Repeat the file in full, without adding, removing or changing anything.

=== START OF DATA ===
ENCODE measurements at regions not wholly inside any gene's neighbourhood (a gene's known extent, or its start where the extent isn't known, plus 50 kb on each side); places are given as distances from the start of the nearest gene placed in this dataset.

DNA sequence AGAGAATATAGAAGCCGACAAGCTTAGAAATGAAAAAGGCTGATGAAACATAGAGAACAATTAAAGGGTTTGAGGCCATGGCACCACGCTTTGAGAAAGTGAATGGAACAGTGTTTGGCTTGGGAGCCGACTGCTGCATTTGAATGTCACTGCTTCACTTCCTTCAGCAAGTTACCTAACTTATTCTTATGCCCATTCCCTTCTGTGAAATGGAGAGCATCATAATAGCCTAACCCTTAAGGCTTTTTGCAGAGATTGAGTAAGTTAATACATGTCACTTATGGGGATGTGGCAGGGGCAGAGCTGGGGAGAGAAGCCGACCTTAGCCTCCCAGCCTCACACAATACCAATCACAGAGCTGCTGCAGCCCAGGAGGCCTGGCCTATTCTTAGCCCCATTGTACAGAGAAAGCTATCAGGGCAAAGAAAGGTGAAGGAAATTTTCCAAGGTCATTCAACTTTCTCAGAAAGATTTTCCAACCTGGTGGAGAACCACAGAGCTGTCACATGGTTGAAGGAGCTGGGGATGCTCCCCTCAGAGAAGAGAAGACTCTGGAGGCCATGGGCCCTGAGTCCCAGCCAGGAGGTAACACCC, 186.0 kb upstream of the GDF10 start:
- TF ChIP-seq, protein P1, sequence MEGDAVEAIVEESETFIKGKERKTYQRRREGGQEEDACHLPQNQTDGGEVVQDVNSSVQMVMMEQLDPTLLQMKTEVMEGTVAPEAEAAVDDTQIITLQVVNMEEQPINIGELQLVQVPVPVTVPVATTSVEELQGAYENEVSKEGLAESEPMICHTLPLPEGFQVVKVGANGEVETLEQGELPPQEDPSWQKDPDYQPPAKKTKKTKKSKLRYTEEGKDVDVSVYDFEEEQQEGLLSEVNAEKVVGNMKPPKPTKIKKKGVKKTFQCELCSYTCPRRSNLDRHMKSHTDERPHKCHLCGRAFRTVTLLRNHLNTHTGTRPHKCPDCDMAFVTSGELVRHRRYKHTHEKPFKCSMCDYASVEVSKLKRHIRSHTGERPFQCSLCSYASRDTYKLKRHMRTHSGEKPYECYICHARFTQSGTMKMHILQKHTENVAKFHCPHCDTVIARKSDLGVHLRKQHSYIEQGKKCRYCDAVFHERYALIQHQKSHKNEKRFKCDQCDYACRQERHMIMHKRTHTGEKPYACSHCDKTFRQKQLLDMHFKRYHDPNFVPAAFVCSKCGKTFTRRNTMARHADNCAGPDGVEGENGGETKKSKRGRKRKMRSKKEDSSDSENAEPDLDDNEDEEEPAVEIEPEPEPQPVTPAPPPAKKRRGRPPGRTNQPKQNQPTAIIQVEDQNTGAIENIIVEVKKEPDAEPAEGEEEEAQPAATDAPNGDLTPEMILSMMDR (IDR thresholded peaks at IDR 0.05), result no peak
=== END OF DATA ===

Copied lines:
ENCODE measurements at regions not wholly inside any gene's neighbourhood (a gene's known extent, or its start where the extent isn't known, plus 50 kb on each side); places are given as distances from the start of the nearest gene placed in this dataset.

DNA sequence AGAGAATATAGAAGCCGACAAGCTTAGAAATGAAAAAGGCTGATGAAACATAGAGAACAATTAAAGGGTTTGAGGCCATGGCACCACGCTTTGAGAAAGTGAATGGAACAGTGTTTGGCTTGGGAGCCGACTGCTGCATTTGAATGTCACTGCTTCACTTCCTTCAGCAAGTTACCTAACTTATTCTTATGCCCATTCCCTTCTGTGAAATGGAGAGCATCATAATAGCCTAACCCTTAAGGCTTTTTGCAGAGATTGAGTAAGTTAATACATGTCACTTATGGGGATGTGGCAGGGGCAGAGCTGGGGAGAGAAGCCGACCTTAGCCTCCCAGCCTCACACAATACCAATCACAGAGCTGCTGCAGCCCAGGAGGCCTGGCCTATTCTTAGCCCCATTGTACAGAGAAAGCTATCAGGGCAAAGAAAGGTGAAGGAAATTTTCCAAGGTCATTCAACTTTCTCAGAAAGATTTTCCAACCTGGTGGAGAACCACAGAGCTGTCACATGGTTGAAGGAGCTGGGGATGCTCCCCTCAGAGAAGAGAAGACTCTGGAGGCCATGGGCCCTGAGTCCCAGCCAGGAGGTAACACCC, 186.0 kb upstream of the GDF10 start:
- TF ChIP-seq, protein P1, sequence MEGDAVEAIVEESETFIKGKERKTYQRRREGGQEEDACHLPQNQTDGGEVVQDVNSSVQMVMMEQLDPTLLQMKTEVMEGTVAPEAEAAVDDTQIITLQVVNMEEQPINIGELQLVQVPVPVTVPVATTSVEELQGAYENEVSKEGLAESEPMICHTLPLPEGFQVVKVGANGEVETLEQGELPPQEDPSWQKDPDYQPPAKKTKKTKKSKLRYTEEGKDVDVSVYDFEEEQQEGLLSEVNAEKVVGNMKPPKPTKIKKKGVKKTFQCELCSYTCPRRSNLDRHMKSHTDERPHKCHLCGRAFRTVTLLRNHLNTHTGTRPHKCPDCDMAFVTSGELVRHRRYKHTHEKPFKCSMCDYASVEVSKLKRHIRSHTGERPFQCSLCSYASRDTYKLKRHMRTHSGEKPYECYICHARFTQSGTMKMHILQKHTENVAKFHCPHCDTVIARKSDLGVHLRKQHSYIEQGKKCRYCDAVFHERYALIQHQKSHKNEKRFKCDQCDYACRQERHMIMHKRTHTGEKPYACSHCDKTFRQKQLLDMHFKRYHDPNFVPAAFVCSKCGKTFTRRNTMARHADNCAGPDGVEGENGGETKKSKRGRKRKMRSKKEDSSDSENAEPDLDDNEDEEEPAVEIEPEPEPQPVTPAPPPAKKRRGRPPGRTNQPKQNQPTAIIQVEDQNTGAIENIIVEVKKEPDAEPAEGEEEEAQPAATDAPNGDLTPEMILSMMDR (IDR thresholded peaks at IDR 0.05), result no peak